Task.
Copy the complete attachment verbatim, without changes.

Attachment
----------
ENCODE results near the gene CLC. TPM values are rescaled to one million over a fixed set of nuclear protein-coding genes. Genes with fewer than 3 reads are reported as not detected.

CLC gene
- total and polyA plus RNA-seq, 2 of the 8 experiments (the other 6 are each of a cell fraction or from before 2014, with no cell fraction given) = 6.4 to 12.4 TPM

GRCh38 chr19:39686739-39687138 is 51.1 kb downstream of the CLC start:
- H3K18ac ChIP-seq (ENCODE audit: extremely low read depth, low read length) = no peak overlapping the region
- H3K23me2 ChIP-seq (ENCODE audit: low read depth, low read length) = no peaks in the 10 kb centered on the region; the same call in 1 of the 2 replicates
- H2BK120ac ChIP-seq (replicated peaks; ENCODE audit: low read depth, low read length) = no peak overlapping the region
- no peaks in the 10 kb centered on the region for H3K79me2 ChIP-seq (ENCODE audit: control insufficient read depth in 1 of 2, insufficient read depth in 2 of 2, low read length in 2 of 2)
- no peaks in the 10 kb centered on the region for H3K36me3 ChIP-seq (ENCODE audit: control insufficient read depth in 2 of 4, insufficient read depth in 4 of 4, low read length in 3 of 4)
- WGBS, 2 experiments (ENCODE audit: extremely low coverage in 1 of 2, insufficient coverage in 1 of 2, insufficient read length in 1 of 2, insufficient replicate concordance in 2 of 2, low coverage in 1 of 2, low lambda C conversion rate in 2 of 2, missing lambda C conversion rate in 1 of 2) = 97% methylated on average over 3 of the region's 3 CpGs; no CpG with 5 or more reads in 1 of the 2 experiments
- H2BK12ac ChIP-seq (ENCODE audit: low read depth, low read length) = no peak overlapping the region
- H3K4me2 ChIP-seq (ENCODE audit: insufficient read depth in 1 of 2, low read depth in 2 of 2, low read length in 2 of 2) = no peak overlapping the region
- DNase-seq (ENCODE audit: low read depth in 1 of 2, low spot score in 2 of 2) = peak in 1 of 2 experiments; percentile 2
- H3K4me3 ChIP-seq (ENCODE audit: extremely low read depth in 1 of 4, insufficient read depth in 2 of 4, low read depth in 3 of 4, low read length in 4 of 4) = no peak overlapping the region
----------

ENCODE results near the gene CLC. TPM values are rescaled to one million over a fixed set of nuclear protein-coding genes. Genes with fewer than 3 reads are reported as not detected.

CLC gene
- total and polyA plus RNA-seq, 2 of the 8 experiments (the other 6 are each of a cell fraction or from before 2014, with no cell fraction given) = 6.4 to 12.4 TPM

GRCh38 chr19:39686739-39687138 is 51.1 kb downstream of the CLC start:
- H3K18ac ChIP-seq (ENCODE audit: extremely low read depth, low read length) = no peak overlapping the region
- H3K23me2 ChIP-seq (ENCODE audit: low read depth, low read length) = no peaks in the 10 kb centered on the region; the same call in 1 of the 2 replicates
- H2BK120ac ChIP-seq (replicated peaks; ENCODE audit: low read depth, low read length) = no peak overlapping the region
- no peaks in the 10 kb centered on the region for H3K79me2 ChIP-seq (ENCODE audit: control insufficient read depth in 1 of 2, insufficient read depth in 2 of 2, low read length in 2 of 2)
- no peaks in the 10 kb centered on the region for H3K36me3 ChIP-seq (ENCODE audit: control insufficient read depth in 2 of 4, insufficient read depth in 4 of 4, low read length in 3 of 4)
- WGBS, 2 experiments (ENCODE audit: extremely low coverage in 1 of 2, insufficient coverage in 1 of 2, insufficient read length in 1 of 2, insufficient replicate concordance in 2 of 2, low coverage in 1 of 2, low lambda C conversion rate in 2 of 2, missing lambda C conversion rate in 1 of 2) = 97% methylated on average over 3 of the region's 3 CpGs; no CpG with 5 or more reads in 1 of the 2 experiments
- H2BK12ac ChIP-seq (ENCODE audit: low read depth, low read length) = no peak overlapping the region
- H3K4me2 ChIP-seq (ENCODE audit: insufficient read depth in 1 of 2, low read depth in 2 of 2, low read length in 2 of 2) = no peak overlapping the region
- DNase-seq (ENCODE audit: low read depth in 1 of 2, low spot score in 2 of 2) = peak in 1 of 2 experiments; percentile 2
- H3K4me3 ChIP-seq (ENCODE audit: extremely low read depth in 1 of 4, insufficient read depth in 2 of 4, low read depth in 3 of 4, low read length in 4 of 4) = no peak overlapping the region